Who Owns Patient Data?

  • The Consent Conundrum. “Decades after a woman’s cervical cancer cells were taken without her permission, we’re still trying to determine what rights researchers have to your body… [E]ven today, Henrietta Lacks would not have had to be informed about the research done on her cells: Tissue research is among the fields with the fewest regulations about consent, and the sample was initially taken for diagnostic purposes. Disregard for something so basic as consent is still disturbingly common.” (Slate, 2.2.10)
  • Obama Says People Who Give Genetic Samples for Research Should Own Their Own Data. “On Thursday the White House held a summit to discuss progress on its Precision Medicine Initiative, first announced last year… Sharon F. Terry, CEO of the Genetic Alliance, told the New York Times, ‘I had not heard this before from the president or anyone high-up at the White House… The Precision Medicine Initiative has been trying to shift the conversation toward the idea that participants should be partners, but this is a really, really hard issue.’… [M]ost research institutions do consider genetic findings to be their intellectual property, even though experiments are usually based on data from real people. And cases like that of Henrietta Lacks—whose cervical cancer cells were collected in 1951 and have lived on as research cell lines ever since—show how complicated and enduring these ownership disputes can be.” (Slate, 2.26.16)
  • Patient Records: The Struggle for Ownership. “There is no consensus on who owns medical records. The Health Insurance Portability and Accountability Act (HIPAA) does not specify ownership, and state laws are inconsistent. Only New Hampshire has a law stating that patients own their medical records. In 20 other states, providers own them. The rest of the states have no legislation addressing the matter, according to an analysis of state laws by Health Information & The Law, a project of the George Washington University’s Hirsh Health Law and Policy Program and the Robert Wood Johnson Foundation. Legal opinions on the matter differ as well. Daniel Shay, JD, an attorney with Alice Gosfield & Associates in Philadelphia, says, ‘The general understanding of the legal community is that patients own their records, or it’s their interests that are ultimately paramount.’ Michael Bossenbroek, JD, a partner in Wachler & Associates, of Royal Oak, Michigan, says Michigan doesn’t have a clear rule regarding record ownership. ‘The default setting is that the records belong to the provider who has the control over it,’ he says.” (Medical Economics, 12.10.15)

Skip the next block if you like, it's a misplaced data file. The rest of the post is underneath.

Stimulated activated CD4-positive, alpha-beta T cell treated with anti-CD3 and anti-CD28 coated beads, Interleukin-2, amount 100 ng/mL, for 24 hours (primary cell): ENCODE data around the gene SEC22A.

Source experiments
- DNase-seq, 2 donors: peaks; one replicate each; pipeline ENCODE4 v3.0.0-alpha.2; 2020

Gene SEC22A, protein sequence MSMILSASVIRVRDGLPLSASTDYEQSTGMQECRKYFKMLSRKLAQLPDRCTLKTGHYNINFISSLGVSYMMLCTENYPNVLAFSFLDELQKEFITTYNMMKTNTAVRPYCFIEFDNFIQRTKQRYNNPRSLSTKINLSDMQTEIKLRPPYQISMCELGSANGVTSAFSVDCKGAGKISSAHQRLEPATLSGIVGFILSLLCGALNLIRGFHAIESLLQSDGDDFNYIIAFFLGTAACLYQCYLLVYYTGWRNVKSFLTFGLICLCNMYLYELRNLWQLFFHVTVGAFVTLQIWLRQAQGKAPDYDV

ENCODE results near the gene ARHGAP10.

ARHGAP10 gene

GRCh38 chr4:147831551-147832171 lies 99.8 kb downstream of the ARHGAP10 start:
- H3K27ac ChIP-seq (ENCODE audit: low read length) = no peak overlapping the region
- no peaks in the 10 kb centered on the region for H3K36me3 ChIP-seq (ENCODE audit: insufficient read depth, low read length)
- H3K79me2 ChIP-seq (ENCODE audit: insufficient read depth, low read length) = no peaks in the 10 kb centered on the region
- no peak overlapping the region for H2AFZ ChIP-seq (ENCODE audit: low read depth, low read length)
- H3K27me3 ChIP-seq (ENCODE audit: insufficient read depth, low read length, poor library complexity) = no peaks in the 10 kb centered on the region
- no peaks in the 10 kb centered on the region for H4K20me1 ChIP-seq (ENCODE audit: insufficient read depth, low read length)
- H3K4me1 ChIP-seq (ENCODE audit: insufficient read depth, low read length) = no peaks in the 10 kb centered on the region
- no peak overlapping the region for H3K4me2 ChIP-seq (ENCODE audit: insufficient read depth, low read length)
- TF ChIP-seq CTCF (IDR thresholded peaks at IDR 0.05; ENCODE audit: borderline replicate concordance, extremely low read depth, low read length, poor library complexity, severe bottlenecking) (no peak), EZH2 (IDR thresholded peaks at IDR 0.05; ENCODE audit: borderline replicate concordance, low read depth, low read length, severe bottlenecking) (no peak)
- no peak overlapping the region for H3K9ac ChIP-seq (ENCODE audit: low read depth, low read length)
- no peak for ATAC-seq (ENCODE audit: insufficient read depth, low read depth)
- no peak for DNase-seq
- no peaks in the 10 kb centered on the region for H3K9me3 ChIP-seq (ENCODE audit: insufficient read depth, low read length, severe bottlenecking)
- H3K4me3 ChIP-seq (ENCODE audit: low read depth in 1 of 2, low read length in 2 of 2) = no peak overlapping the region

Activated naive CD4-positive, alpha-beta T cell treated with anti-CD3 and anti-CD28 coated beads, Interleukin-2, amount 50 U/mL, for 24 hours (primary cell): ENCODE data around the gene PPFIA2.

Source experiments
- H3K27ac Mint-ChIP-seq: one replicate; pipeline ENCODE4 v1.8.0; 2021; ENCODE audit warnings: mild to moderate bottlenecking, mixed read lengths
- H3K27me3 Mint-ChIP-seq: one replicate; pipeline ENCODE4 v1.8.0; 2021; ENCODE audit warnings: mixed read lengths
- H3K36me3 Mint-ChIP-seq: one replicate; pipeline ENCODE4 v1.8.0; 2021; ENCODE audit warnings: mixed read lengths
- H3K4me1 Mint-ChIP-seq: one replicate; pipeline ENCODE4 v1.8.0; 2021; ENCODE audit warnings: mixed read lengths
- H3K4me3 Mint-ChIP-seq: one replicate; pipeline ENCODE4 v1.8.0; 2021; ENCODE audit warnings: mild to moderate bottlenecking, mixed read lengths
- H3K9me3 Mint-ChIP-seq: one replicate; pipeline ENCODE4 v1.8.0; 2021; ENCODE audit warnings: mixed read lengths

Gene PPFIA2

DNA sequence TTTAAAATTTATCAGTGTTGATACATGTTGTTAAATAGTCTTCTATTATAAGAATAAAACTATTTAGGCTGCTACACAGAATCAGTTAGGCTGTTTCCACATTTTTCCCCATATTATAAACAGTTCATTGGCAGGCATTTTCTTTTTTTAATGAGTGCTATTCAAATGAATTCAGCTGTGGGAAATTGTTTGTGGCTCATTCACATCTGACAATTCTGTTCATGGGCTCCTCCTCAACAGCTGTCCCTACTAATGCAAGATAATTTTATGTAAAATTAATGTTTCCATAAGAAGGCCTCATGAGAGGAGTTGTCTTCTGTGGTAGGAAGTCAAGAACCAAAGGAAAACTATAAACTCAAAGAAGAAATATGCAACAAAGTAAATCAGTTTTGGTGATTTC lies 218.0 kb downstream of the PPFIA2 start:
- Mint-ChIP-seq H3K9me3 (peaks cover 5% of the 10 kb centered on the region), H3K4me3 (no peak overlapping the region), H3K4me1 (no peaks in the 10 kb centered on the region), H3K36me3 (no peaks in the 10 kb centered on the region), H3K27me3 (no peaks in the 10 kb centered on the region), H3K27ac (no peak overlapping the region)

• NYCLU Warns of Serious Privacy Concerns in Proposed Electronic Health Records Regulation. “The Statewide Health Information Network for New York allows health care providers to share medical information with each other. The proposed regulation, submitted for public comment in November, would provide rules for how health records within the network could be shared and with whom. As proposed, the regulation would not give patients adequate control over their medical information, while ignoring state laws which provide added protections, including protections regarding the medical records of minors. They would also give the government broad access to health records beyond what current law requires and they would allow health care providers emergency access to health records despite there being no state law authorizing such access… The Health Department should require consent to upload data or, at the very least, guarantee patients a choice to opt out of upload.” (New York Civil Liberties Union, 12.22.15)